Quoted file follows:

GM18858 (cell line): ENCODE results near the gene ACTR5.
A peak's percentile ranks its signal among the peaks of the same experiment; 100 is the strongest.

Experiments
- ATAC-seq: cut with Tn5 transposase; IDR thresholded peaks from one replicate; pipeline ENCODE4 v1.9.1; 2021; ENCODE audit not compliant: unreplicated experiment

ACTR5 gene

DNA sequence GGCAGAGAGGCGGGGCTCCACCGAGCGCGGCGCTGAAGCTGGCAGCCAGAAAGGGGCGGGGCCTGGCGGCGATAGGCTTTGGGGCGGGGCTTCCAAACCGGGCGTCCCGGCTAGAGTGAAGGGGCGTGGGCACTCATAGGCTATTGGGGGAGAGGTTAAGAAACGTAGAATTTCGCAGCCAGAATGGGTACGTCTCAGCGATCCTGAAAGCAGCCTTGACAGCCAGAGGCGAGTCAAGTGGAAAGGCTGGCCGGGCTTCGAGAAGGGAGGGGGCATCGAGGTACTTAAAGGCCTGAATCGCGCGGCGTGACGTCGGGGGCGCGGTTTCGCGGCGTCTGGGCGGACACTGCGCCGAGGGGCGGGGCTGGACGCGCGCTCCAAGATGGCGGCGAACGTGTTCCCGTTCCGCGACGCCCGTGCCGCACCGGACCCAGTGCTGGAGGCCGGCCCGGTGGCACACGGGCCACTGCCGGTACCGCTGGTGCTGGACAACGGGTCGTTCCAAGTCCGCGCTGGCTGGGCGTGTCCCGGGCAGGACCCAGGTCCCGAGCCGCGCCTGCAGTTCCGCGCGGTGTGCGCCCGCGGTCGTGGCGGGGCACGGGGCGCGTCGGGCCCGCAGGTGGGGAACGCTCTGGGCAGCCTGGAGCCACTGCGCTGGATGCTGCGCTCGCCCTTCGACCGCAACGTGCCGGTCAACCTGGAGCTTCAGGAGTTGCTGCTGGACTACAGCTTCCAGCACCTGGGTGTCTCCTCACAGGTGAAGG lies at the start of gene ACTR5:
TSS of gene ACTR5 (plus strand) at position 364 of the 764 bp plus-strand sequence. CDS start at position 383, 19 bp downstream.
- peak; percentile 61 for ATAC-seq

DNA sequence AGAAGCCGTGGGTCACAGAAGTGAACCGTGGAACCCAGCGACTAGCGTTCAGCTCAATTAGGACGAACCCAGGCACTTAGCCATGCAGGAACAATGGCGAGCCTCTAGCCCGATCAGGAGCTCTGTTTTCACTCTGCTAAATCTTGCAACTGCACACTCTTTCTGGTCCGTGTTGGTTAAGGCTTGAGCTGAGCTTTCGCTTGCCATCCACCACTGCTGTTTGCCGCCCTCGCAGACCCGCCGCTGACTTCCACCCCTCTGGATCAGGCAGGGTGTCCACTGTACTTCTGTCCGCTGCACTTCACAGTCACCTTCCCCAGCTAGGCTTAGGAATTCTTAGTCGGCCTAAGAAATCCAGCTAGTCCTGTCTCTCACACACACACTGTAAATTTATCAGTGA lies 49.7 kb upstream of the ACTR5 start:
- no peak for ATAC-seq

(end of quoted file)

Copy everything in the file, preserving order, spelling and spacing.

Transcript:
GM18858 (cell line): ENCODE results near the gene ACTR5.
A peak's percentile ranks its signal among the peaks of the same experiment; 100 is the strongest.

Experiments
- ATAC-seq: cut with Tn5 transposase; IDR thresholded peaks from one replicate; pipeline ENCODE4 v1.9.1; 2021; ENCODE audit not compliant: unreplicated experiment

ACTR5 gene

DNA sequence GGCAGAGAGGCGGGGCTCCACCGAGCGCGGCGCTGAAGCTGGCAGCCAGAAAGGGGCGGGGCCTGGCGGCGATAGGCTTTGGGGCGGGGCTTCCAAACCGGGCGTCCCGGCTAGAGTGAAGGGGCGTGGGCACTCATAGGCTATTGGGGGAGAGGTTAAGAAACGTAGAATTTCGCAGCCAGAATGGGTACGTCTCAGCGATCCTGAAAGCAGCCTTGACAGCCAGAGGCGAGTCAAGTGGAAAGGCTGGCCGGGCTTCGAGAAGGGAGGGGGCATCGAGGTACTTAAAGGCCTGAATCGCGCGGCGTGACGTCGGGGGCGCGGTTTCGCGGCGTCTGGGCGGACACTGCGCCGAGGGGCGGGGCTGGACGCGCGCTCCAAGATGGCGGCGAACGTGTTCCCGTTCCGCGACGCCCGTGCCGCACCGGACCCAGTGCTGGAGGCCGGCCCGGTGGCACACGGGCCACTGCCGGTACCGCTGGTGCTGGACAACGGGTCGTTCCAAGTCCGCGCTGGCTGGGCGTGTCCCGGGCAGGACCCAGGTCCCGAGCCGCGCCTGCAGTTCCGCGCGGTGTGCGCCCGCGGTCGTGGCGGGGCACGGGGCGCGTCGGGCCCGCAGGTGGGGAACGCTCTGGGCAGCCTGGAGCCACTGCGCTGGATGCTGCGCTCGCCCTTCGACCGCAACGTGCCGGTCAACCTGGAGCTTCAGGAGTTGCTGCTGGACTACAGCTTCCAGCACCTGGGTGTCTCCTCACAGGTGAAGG lies at the start of gene ACTR5:
TSS of gene ACTR5 (plus strand) at position 364 of the 764 bp plus-strand sequence. CDS start at position 383, 19 bp downstream.
- peak; percentile 61 for ATAC-seq

DNA sequence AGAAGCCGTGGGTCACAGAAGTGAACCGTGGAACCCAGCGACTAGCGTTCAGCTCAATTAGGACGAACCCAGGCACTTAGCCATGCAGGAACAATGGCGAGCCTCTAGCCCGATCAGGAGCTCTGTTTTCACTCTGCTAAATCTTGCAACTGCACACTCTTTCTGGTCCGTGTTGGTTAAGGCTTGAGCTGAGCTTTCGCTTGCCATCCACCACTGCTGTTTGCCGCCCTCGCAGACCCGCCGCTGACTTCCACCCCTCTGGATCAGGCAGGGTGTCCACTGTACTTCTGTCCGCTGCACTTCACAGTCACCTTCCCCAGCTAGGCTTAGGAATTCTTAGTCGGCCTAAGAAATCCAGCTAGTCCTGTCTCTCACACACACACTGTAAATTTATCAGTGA lies 49.7 kb upstream of the ACTR5 start:
- no peak for ATAC-seq